The Witch, 2015.
Written and Directed by Robert Eggers.
Starring Anya Taylor-Joy, Ralph Ineson, Kate Dickie, Harvey Scrimshaw, Ellie Grainger, and Lucas Dawson.
A family in 1630s New England is torn apart by the forces of witchcraft, black magic and possession.
Much to the chagrin of its fans, the horror genre is often incorrectly dismissed by the wider critical market as little more than ‘trashy movies low on substance’. However there is usually one or two movies per year that penetrate the crusty exterior of those who write for Variety and Roger Ebert, and gain praise from snooty film snobs. In 2014 it was Jennifer Kent’s fabulous The Babadook, in 2015 it was the equally tremendous It Follows, and this year it has been Robert Egger’s debut The Witch, a 1600s period drama about a New England family torn apart by evil forces. Perhaps it’s the setting that swayed pretentious critics into loving Egger’s film, because it’s difficult to decipher what else it could have been.
The Witch sees a family – made up of father William, mother Katherine, daughter Thomasin, son Caleb, twins Mercy and Jonas and newborn Samuel – cast out of their Puritan town and set up a farm just outside of a large forest. When Samuel is taken by the titular Witch while under the watch of Thomasin, the family begin to fall to pieces, with various parties taking Samuel’s disappearance in a variety of different ways. Katherine begins to pray heavily while Mercy and Jonas suspect their older sister of witchcraft, slowly turning each member against each other.
There’s no denying that The Witch is a beautifully shot movie and Eggers has already shown a maturity in his direction that a lot of first-time directors lack. He brilliantly captures the grey and bland nature of the 1600s, from the simple costumes to the dreary exteriors that surround the family’s life, and he also gets some very good performances out of his cast – some of which is made up by inexperienced talent. But, as seen with Christopher Nolan’s Interstellar, there is only so far good visuals can get you before you realise there is little underneath.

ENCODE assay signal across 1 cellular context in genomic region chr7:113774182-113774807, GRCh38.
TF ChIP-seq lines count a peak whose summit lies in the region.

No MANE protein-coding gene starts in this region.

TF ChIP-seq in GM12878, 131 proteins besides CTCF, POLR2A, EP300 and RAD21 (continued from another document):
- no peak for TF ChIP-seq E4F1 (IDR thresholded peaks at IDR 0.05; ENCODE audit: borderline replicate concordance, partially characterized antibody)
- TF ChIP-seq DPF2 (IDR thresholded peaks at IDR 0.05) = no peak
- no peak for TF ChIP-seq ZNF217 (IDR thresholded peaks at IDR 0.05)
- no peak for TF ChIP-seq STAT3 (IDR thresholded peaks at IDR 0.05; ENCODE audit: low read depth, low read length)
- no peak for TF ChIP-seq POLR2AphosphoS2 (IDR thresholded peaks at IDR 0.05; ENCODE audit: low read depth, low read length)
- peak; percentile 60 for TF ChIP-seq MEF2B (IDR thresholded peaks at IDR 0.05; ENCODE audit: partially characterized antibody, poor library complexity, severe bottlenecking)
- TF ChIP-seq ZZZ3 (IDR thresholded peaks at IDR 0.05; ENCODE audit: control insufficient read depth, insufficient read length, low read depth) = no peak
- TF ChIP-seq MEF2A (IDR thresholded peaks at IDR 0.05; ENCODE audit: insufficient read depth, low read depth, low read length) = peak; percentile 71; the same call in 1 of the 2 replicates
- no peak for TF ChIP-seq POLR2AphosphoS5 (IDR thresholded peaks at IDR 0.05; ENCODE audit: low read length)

Part of The Witch’s issues is that it works on a slowly building tension and horror throughout the movie but fails to achieve either. Each scene just moves into the next with very little impact, and even the full-out horror sequences that aim to scare carry little weight. Perhaps it’s unfortunate that The Witch’s home entertainment release falls shortly after the theatrical release of James Wan’s vastly superior The Conjuring 2, as Eggers’ attempts at horror fall spectacularly flat when the two are put side-by-side. But even without the comparison, The Witch simply isn’t scary. It’s not tense either. It’s just sort of… there.
The Witch just feels very televisual. This could be down to its modest $3 million budget, but that shouldn’t account for everything. Many other directors have done so much more with much less, and The Witch shouldn’t feel this much like a glorified BBC2 costume drama that would air on a Sunday night. Undoubtedly the film features some good performances from Ralph Ineson, Kate Dickie and a sublime Anna Taylor-Joy (easily the star of the show), but it suffers at script level. Eggers just doesn’t have enough in the tank to fill its standard 92 minute run-time. Scenes that should have been used to build tension and character – or delve further into its myriad of under-developed subtext – are instead just filled with dull, mumble-y dialogue that doesn’t affect the plot. By the time the rather well-crafted conclusion comes along, it really matters for naught.
Unlike The Babadook or It Follows, Robert Eggers’ The Witch just doesn’t match up to the critical expectation set. But even ignoring its unwarranted hype, it’s a rather bland affair with very little in the way of horror, tension or thrills. The film does have some subtext to be discussed and Eggers should be applauded for his efforts, but it never matches up to the previously mentioned much better movies. Its televisual nature lets down some pretty good performances, and its good climax is ruined by all the boring build-up. The Witch is fine. It’s nothing more than fine and, actually, quite missable.
Flickering Myth Rating – Film: ★ ★ ★ / Movie: ★ ★
Luke Owen is the Deputy Editor of Flickering Myth and the co-host of The Flickering Myth Podcast and Scooperhero News. You can follow him on Twitter @ThisisLukeOwen and read his weekly feature The Week in Star Wars.